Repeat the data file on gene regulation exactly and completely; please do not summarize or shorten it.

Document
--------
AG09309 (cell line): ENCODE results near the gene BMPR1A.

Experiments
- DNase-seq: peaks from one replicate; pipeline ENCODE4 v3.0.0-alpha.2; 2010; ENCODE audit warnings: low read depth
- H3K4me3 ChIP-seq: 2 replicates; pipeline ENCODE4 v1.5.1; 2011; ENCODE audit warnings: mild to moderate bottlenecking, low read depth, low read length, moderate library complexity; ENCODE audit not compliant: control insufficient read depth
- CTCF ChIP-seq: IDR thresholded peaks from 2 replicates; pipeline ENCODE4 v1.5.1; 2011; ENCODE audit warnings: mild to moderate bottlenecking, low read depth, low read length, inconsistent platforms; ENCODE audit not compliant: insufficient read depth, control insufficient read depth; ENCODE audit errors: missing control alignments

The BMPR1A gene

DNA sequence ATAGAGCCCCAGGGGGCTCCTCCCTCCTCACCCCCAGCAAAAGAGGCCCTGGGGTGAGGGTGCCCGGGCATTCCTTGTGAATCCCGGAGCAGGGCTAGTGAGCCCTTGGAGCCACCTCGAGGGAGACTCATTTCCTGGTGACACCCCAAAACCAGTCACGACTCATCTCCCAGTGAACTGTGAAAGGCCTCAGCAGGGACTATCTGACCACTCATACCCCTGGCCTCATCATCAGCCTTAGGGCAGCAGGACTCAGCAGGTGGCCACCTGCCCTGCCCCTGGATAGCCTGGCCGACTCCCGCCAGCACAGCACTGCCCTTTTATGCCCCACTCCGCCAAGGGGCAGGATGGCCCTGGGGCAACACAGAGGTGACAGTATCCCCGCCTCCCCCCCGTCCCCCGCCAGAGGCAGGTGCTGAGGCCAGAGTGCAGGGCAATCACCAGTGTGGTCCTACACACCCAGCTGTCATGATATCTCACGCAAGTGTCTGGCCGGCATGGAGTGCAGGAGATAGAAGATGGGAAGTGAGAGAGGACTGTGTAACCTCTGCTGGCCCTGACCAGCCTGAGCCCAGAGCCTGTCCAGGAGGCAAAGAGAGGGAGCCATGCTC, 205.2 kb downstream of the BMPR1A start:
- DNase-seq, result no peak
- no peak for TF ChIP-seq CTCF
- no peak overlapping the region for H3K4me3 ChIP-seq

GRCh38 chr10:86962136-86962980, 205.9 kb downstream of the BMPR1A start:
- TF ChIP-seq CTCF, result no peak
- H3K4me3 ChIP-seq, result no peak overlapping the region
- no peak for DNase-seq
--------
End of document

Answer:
AG09309 (cell line): ENCODE results near the gene BMPR1A.

Experiments
- DNase-seq: peaks from one replicate; pipeline ENCODE4 v3.0.0-alpha.2; 2010; ENCODE audit warnings: low read depth
- H3K4me3 ChIP-seq: 2 replicates; pipeline ENCODE4 v1.5.1; 2011; ENCODE audit warnings: mild to moderate bottlenecking, low read depth, low read length, moderate library complexity; ENCODE audit not compliant: control insufficient read depth
- CTCF ChIP-seq: IDR thresholded peaks from 2 replicates; pipeline ENCODE4 v1.5.1; 2011; ENCODE audit warnings: mild to moderate bottlenecking, low read depth, low read length, inconsistent platforms; ENCODE audit not compliant: insufficient read depth, control insufficient read depth; ENCODE audit errors: missing control alignments

The BMPR1A gene

DNA sequence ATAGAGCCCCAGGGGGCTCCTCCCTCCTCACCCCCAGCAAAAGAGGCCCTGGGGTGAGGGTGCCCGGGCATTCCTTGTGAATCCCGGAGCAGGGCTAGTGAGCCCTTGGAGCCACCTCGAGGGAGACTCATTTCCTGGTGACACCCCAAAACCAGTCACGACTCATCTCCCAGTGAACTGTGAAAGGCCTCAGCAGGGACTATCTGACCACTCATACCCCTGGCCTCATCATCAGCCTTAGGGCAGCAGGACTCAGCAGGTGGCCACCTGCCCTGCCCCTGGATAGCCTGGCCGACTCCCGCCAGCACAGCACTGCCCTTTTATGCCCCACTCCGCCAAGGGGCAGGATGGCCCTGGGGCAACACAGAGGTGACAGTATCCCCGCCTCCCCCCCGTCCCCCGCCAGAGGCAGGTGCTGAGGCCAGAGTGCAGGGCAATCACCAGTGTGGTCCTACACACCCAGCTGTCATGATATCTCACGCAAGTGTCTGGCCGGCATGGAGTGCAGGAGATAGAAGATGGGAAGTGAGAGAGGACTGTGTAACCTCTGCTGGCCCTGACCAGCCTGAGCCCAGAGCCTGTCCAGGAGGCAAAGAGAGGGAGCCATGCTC, 205.2 kb downstream of the BMPR1A start:
- DNase-seq, result no peak
- no peak for TF ChIP-seq CTCF
- no peak overlapping the region for H3K4me3 ChIP-seq

GRCh38 chr10:86962136-86962980, 205.9 kb downstream of the BMPR1A start:
- TF ChIP-seq CTCF, result no peak
- H3K4me3 ChIP-seq, result no peak overlapping the region
- no peak for DNase-seq